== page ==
We met with several of Nathan’s teachers during his first quarter Parent-Teacher Conference. One thing that stood out from their different feedback about Nathan was that he is not afraid to ask questions, to clarify issues or to argue a point. If something doesn’t make sense to him, he doesn’t hesitate to start a discussion about it. If he answers a test question differently, he explains his perspective and requests his teacher to reconsider. I remember when Nathan as a young boy challenged the lines of the ever-popular nursery rhyme Twinkle, twinkle litte star, and explained to me that stars really are not little, and they don’t really twinkle. They just appear to twinkle when seen from the earth due to different factors in the atmosphere.
The ability to think critically is one of the most valuable skills that our children can learn. We don’t want our kids to just keep memorizing information without knowing how to process, analyze and evaluate them. We need to open their eyes to the fact that some questions don’t have just one right answer. If they have discovered another way to solve a problem, they need to feel confident enough to share it. Critical thinking will help them be successful in decision-making and problem-solving.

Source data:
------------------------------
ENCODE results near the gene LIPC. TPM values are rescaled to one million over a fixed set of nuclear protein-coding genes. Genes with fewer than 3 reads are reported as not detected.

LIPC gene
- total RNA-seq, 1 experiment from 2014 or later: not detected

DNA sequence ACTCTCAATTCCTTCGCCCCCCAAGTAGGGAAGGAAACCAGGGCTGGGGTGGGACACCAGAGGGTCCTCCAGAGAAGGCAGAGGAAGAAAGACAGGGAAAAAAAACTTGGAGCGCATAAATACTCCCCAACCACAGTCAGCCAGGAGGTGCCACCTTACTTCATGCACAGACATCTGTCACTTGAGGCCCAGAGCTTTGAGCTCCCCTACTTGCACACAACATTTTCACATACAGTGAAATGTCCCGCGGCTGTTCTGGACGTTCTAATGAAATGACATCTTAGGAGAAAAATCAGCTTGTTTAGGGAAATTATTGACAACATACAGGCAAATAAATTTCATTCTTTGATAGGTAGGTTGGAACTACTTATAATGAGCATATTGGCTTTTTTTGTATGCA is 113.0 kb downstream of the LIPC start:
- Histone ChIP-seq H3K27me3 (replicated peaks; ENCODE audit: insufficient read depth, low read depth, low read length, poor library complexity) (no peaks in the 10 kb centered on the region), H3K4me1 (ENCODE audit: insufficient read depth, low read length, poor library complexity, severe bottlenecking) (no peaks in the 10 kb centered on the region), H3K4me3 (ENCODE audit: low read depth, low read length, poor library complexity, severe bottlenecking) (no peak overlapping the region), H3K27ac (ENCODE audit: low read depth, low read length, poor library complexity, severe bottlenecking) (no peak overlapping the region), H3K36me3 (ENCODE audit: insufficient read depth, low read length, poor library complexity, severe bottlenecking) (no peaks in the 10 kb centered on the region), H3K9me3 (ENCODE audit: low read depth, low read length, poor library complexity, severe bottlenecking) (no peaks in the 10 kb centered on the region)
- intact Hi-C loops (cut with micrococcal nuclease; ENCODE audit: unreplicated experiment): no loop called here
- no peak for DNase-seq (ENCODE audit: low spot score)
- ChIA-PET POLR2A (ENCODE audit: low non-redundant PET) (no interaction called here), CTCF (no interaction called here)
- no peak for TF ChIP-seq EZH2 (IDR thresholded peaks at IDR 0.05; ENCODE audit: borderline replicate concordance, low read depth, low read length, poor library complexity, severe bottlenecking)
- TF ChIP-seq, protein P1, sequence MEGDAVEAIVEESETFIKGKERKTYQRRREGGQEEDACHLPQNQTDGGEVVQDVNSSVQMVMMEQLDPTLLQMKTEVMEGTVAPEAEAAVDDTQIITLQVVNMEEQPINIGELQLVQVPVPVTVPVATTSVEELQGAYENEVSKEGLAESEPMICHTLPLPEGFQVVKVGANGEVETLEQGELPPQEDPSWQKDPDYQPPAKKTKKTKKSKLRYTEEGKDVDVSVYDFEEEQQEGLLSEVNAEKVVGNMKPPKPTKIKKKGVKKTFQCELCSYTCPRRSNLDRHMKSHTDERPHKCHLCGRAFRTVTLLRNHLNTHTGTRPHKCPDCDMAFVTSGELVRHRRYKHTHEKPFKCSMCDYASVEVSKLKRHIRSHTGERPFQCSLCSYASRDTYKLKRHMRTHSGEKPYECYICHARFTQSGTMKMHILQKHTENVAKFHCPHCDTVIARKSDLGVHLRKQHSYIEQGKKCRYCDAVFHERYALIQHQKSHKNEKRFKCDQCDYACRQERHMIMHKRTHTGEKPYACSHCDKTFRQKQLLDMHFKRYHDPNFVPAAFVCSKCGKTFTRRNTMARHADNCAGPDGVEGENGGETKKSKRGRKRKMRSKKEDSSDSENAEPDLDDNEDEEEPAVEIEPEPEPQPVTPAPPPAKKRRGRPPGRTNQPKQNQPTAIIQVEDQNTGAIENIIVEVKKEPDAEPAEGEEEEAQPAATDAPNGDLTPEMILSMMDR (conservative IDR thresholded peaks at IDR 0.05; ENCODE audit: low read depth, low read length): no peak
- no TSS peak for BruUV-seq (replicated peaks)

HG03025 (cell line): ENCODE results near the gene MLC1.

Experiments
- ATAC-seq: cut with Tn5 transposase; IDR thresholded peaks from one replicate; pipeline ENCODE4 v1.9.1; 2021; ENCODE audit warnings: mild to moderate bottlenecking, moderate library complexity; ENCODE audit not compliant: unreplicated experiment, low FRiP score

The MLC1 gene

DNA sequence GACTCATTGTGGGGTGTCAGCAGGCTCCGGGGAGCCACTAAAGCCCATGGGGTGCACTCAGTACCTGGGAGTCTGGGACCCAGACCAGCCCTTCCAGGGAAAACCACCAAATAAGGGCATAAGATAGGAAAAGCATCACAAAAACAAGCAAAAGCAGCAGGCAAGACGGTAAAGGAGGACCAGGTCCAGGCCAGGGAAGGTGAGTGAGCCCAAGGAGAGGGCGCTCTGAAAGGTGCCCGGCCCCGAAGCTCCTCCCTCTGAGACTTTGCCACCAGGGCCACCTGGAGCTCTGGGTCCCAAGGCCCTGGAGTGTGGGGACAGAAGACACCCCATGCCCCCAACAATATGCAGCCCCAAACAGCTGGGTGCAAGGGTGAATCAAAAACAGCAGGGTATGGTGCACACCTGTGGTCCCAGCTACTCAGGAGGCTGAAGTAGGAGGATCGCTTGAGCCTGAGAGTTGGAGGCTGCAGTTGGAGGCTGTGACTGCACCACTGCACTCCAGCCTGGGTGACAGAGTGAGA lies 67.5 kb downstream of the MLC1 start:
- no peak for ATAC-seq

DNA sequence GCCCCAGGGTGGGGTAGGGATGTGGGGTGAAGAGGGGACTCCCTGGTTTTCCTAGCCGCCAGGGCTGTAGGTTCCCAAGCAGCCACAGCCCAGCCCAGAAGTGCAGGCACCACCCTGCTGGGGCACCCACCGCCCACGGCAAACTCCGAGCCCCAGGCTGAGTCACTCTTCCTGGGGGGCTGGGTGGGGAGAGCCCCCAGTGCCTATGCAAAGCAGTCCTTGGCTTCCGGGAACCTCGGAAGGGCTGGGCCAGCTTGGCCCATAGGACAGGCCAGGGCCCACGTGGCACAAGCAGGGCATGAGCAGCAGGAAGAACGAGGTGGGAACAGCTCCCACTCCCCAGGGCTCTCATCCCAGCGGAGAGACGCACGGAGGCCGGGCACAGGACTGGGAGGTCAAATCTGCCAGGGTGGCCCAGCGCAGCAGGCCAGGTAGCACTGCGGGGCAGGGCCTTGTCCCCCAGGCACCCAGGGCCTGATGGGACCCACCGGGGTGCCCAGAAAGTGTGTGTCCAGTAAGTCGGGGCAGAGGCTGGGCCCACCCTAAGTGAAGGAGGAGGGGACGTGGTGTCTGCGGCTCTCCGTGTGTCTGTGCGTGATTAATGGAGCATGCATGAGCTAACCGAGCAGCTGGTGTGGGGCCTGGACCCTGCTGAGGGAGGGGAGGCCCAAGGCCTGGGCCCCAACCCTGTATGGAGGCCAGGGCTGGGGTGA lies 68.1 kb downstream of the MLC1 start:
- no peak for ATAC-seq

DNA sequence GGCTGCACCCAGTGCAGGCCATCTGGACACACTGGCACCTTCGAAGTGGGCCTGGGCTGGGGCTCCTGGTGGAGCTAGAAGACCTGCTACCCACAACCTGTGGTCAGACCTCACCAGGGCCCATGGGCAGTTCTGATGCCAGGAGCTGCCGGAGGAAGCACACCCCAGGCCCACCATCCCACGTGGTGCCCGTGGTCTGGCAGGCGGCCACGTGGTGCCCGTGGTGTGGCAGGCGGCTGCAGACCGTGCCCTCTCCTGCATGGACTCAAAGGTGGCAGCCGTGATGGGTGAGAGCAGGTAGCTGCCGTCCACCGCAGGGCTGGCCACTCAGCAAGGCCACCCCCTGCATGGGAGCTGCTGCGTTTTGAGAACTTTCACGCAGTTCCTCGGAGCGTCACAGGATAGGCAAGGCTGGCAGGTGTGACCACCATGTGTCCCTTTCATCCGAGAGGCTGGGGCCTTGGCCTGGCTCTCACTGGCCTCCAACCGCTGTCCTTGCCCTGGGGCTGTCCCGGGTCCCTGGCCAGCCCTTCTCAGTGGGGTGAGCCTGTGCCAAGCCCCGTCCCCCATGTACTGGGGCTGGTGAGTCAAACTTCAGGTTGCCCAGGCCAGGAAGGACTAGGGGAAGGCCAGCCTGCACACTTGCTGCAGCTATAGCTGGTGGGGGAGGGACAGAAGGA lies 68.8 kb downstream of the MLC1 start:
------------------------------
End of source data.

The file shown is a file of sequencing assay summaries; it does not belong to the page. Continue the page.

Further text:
We can help inculcate critical thinking in our children by constantly engaging them in “why” and “how” conversations. Let us encourage them to always ask questions and to explore different possibilities.